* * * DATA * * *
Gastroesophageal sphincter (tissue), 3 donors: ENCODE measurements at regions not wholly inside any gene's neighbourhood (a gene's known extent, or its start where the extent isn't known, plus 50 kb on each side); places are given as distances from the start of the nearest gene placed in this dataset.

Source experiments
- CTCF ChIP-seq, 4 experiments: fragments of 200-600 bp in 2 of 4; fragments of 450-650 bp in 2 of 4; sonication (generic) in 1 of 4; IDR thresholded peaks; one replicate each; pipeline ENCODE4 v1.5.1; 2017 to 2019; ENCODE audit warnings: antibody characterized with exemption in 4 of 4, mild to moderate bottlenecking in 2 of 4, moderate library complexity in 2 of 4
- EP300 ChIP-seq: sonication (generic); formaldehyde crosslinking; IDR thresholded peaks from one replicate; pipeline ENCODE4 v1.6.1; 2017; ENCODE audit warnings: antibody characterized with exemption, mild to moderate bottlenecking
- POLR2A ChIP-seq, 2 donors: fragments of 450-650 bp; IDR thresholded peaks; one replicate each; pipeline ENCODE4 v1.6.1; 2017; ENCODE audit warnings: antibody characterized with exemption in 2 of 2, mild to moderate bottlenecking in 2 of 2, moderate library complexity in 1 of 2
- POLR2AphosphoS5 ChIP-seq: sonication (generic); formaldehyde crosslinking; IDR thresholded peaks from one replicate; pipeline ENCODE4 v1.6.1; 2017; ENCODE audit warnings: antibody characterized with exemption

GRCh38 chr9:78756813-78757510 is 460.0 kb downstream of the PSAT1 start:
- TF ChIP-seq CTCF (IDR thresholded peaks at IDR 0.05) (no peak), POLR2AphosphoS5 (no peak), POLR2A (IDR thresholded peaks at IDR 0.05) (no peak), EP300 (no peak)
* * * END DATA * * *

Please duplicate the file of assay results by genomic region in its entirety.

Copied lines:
Gastroesophageal sphincter (tissue), 3 donors: ENCODE measurements at regions not wholly inside any gene's neighbourhood (a gene's known extent, or its start where the extent isn't known, plus 50 kb on each side); places are given as distances from the start of the nearest gene placed in this dataset.

Source experiments
- CTCF ChIP-seq, 4 experiments: fragments of 200-600 bp in 2 of 4; fragments of 450-650 bp in 2 of 4; sonication (generic) in 1 of 4; IDR thresholded peaks; one replicate each; pipeline ENCODE4 v1.5.1; 2017 to 2019; ENCODE audit warnings: antibody characterized with exemption in 4 of 4, mild to moderate bottlenecking in 2 of 4, moderate library complexity in 2 of 4
- EP300 ChIP-seq: sonication (generic); formaldehyde crosslinking; IDR thresholded peaks from one replicate; pipeline ENCODE4 v1.6.1; 2017; ENCODE audit warnings: antibody characterized with exemption, mild to moderate bottlenecking
- POLR2A ChIP-seq, 2 donors: fragments of 450-650 bp; IDR thresholded peaks; one replicate each; pipeline ENCODE4 v1.6.1; 2017; ENCODE audit warnings: antibody characterized with exemption in 2 of 2, mild to moderate bottlenecking in 2 of 2, moderate library complexity in 1 of 2
- POLR2AphosphoS5 ChIP-seq: sonication (generic); formaldehyde crosslinking; IDR thresholded peaks from one replicate; pipeline ENCODE4 v1.6.1; 2017; ENCODE audit warnings: antibody characterized with exemption

GRCh38 chr9:78756813-78757510 is 460.0 kb downstream of the PSAT1 start:
- TF ChIP-seq CTCF (IDR thresholded peaks at IDR 0.05) (no peak), POLR2AphosphoS5 (no peak), POLR2A (IDR thresholded peaks at IDR 0.05) (no peak), EP300 (no peak)